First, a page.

Guest contributor: Terence Tobin (Rich Ideas Group (Pty) Ltd)
Opening your retirement fund statement, you’re once again disappointed with all those fees. But what can you do to change the situation? Here’s what you need to know to understand your retirement fund, the role players, the fees, and your options.
Retirement funds are governed by the Pensions Fund Act, which sets out the rules. The one part you will want to study is Section 14, which covers the transfer of retirement fund benefits from one retirement fund to another.
The first step is to notify your current provider that you want to move to a new fund and request a Section 14 Quote. This will show your current transfer amount, any fees that might be payable and documents required to make this happen.
Also ask your provider for EAC (Effective Annual Cost) and IRR (Internal Rate of Return) statements – these will show you ALL THE FEES deducted from your portfolio each year and your ACTUAL RETURN, after all the fees, since you started your investment with them respectively.
Depending on what retirement fund you have, you might incur fees for this transfer (which you can challenge if they seem high ~ ed). Stop and think very carefully! I would highly recommend that you pay a fee-based financial planner for an hour of their time and do this process together carefully, as they will prepare a report, models and recommendations – without selling you a product. Any penalty or transfer fee is a bad idea; however, rules of thumb are just a guide anyway.
What to look for
Once you have the Section 14 quote, and IRR and EAC statements, here’s what to look for:
- You want your EAC to be less than 2% per annum (ideally even below 1% ~ ed), including all the fees you pay your fund manager or provider, the administrator, your financial advisor and “other” fees.
- Now look at your IRR. Don’t rely on fund fact sheets; they only show returns over specific periods. When looking at this number, consider the mandate of the funds you are invested in, your investment timeline, risk profile and risk appetite. In my opinion, your IRR should be well above inflation to ensure your money is outperforming the cost of living and actually growing.
- Now you need the same information from your new provider. They can’t provide you with an IRR before you’re invested with them, so refer to the fund fact sheets. This will allow you to assess the asset allocation, risk profile alignment and historical returns (though there is no guarantee those returns will be yours).
- Your new provider can and must provide you with an EAC, so you can see all costs. Remember, aim to keep these below 2% per annum.
This is when calculations and due diligence should be done with your financial planner. Compare what you have with where you want to go.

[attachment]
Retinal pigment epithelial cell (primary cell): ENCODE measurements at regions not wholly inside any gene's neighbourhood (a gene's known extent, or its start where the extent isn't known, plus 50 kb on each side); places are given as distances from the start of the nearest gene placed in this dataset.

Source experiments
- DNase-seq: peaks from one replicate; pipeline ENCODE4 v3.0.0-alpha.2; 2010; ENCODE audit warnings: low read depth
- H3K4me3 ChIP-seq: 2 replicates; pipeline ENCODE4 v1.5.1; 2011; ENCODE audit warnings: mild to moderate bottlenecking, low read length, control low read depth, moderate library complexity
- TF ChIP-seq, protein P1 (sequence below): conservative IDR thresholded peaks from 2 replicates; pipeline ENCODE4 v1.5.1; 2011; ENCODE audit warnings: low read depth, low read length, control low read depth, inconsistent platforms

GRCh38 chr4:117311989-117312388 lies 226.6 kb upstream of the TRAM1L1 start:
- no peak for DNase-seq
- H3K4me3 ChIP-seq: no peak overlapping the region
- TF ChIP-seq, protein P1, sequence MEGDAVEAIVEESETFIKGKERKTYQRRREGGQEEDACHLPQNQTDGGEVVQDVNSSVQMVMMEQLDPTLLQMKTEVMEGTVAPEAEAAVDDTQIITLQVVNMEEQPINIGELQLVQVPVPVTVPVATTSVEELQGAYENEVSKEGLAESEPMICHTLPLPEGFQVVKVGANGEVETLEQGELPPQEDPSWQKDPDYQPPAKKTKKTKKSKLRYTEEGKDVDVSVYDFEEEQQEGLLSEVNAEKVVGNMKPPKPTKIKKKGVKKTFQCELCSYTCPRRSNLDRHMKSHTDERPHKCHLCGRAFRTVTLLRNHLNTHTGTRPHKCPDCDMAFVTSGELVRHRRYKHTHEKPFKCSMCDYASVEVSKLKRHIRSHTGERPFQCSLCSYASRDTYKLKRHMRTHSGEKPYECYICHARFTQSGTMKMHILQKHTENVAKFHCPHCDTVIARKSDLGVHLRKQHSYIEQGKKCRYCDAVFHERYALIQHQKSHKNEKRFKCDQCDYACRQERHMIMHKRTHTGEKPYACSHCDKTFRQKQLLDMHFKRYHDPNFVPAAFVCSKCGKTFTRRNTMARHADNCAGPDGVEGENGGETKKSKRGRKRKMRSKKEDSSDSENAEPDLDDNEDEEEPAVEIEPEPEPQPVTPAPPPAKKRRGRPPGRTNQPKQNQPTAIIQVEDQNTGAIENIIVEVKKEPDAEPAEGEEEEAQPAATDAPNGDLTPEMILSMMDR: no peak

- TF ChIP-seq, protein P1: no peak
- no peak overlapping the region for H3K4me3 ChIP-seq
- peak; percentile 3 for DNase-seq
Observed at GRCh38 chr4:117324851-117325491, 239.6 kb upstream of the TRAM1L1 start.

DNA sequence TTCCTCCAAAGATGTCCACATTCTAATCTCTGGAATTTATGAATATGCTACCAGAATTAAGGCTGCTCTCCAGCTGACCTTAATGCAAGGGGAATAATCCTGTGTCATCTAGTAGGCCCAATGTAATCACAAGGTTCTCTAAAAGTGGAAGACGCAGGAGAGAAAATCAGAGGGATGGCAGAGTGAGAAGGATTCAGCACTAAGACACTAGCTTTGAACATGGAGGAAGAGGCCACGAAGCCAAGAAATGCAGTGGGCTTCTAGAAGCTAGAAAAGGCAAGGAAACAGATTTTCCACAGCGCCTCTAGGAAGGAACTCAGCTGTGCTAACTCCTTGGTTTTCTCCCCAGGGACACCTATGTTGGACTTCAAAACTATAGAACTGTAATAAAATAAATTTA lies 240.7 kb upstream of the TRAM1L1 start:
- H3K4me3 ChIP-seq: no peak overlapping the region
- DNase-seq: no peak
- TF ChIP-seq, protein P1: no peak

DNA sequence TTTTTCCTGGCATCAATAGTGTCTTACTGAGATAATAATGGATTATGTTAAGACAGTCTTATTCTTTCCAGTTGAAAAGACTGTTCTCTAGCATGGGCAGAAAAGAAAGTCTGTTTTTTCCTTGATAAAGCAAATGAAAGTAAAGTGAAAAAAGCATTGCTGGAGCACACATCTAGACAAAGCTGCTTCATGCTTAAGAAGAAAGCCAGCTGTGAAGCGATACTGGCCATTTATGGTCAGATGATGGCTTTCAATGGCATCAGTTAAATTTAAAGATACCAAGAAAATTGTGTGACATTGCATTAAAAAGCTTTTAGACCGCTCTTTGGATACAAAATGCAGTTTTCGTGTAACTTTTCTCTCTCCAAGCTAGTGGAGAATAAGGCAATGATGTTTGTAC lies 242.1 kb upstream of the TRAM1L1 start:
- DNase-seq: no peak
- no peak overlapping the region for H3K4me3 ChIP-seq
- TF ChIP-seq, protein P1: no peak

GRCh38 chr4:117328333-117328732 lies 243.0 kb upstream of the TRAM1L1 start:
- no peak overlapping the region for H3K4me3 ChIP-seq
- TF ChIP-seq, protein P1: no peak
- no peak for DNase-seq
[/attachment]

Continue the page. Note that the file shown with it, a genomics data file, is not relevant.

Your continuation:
If you still feel it is in your best interest to move your retirement fund to a new provider, then the real work begins – paperwork!
Hurry up and wait
A transfer can take up to 180 days, so be patient.
Various providers may have additional forms, taking anywhere from 7 to 30 days to finalise. You can’t rush this process. Documents, such as a Form H and a ROT (recognition of transfer) are then drafted (7 – 15 working days) and sent for your signature. ROTs will be done after SARS provides a tax directive, so this part varies, but usually 20-30 working days.
A tax directive is applied for either at the same time as Form H gets drafted or once it has been signed and returned. This makes the transfer tax neutral, meaning no tax is deducted to transfer from one approved retirement fund to another.
Sadly, you are not done. A Form J is drafted, which takes 15 – 30 working days to finalise.
The transferring company will then disinvest your money out of their investment portfolios (unless it is a unit transfer) before paying the receiving transferee company, usually together with, or a few days after Form J is signed and returned. Depending on the type of funds, this can be days or weeks.
Both Form H and Form J must be signed by both transfer and transferee companies. These forms are regulatory requirements, which include board approval between the respective funds to accept receipt of and transfer your funds.
Once funds are received by the transferee company they can invest the funds accordingly. They will issue you with a welcome pack or similar document confirming receipt and investment.
As you can see, many different calculations should be considered, significant due diligence must be done, patience must be aplenty and you will need to keep following up between the companies and maybe even SARS to ensure this is all done.
Before embarking on this journey, make sure you research extensively and consider having a financial planning professional help you.
Saving for retirement is the biggest investment most of us will ever make. Sadly, it can also be very complicated. In this monthly blog, Carina Jooste responds to common retirement questions, ranging from which products are best suited to different circumstances to efficient tax treatments.
Carina is currently on maternity leave.